It’s the idea employed by the Sinclair Method (TSM), and it’s my first real attempt to scale back from alcohol abuse to recreational, situational alcohol use, which is the program’s ultimate goal.
I started on naltrexone a little over two months ago, but without any guidance. I had a vague inclination to keep a drink log, but it was sporadic and not detailed. After learning about TSM and deciding (hoping) it could be right for me, I’m now starting to keep a better log and a journal about my experiences.
I take 50 mg of naltrexone every day at least one hour before I expect to start drinking. Of course I’ve been doing this for two months already, but now with TSM, I’m engaging in what they refer to as “mindful drinking,” or really considering and contemplating each drink I take. How badly do I want it? What do I like about it? Was it as good as I thought it’d be? These types of thoughts, along with the chemical effects of naltrexone, are supposed to work in tandem to reduce cravings and dull the pleasure receptors that make drinking such a rush.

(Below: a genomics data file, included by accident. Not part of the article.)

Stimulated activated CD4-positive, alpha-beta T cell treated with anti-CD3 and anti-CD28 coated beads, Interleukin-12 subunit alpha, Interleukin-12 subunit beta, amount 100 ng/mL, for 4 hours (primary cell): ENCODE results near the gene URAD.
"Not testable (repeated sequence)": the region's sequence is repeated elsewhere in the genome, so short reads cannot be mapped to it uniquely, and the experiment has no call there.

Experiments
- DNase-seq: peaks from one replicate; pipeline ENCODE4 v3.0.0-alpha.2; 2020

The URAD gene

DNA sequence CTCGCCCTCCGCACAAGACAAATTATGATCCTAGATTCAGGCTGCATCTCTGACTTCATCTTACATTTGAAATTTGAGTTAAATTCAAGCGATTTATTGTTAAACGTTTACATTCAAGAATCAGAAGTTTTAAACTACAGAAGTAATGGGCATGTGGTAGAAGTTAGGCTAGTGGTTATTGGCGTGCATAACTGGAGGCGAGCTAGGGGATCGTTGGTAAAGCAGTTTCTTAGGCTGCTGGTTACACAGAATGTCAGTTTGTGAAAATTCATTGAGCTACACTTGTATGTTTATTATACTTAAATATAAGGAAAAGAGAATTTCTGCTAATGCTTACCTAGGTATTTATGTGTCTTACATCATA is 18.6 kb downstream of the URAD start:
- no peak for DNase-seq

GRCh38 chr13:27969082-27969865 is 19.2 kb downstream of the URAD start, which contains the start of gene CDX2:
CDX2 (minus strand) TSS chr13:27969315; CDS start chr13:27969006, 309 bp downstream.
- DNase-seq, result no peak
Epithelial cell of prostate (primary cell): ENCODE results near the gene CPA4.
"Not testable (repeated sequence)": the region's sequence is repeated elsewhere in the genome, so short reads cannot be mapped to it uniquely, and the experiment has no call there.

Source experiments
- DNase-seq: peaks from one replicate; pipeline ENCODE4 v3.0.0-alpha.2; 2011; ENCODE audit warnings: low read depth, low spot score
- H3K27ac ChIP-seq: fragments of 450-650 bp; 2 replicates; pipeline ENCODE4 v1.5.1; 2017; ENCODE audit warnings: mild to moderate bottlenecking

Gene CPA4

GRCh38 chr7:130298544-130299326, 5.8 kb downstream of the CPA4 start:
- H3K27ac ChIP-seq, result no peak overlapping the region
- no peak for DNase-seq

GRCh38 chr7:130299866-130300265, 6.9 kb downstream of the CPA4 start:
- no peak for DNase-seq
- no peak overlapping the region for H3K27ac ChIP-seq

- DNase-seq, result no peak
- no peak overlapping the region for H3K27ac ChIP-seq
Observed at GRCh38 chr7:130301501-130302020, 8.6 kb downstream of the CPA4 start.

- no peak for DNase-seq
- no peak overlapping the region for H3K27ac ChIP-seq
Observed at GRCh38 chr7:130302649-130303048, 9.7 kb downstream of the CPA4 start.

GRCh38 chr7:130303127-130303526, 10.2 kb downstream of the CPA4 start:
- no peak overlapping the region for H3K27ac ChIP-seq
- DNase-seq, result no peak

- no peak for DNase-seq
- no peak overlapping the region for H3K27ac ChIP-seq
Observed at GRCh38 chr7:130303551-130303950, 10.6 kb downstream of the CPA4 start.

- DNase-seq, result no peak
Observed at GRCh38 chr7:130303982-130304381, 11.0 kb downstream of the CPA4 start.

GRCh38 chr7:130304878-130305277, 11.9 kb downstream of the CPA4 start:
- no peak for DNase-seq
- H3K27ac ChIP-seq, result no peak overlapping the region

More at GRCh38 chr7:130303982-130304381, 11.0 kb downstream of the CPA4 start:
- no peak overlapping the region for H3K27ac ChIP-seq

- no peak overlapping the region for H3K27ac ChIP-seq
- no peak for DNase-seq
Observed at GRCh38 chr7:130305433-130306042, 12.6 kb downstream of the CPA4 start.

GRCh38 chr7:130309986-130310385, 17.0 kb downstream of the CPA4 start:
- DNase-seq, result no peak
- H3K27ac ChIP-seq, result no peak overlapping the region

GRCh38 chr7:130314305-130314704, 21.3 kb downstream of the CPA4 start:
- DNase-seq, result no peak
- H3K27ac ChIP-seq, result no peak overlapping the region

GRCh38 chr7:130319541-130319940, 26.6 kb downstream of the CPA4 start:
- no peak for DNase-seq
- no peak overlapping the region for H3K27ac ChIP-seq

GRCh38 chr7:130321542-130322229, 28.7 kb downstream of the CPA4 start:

When I was prescribed naltrexone, I was also given the sleep aid seroquel. On nights when I’m committed to not drinking, I take seroquel before I leave work so that I’m ready to pass out when I get home. This does help, but I’ve found lately that seroquel has been giving me vivid nightmares. I had the same problem with trazadone and gabapentin before. Many of these nightmares center around me being in my bed, aware that someone is breaking into my apartment, yet I’m paralyzed and blind and can’t do anything about it. After a few of these terrifying episodes, I’m considering switching meds when I see my psychiatrist next week.
But I’m going to stay on naltrexone and continue to practice mindful drinking, with the end goal of deciding that drinking just isn’t as fun as it used to be. The process can take six months, and I’m more or less in the beginning of month two. I will post updates as time goes on, or maybe even start a separate blog for this topic.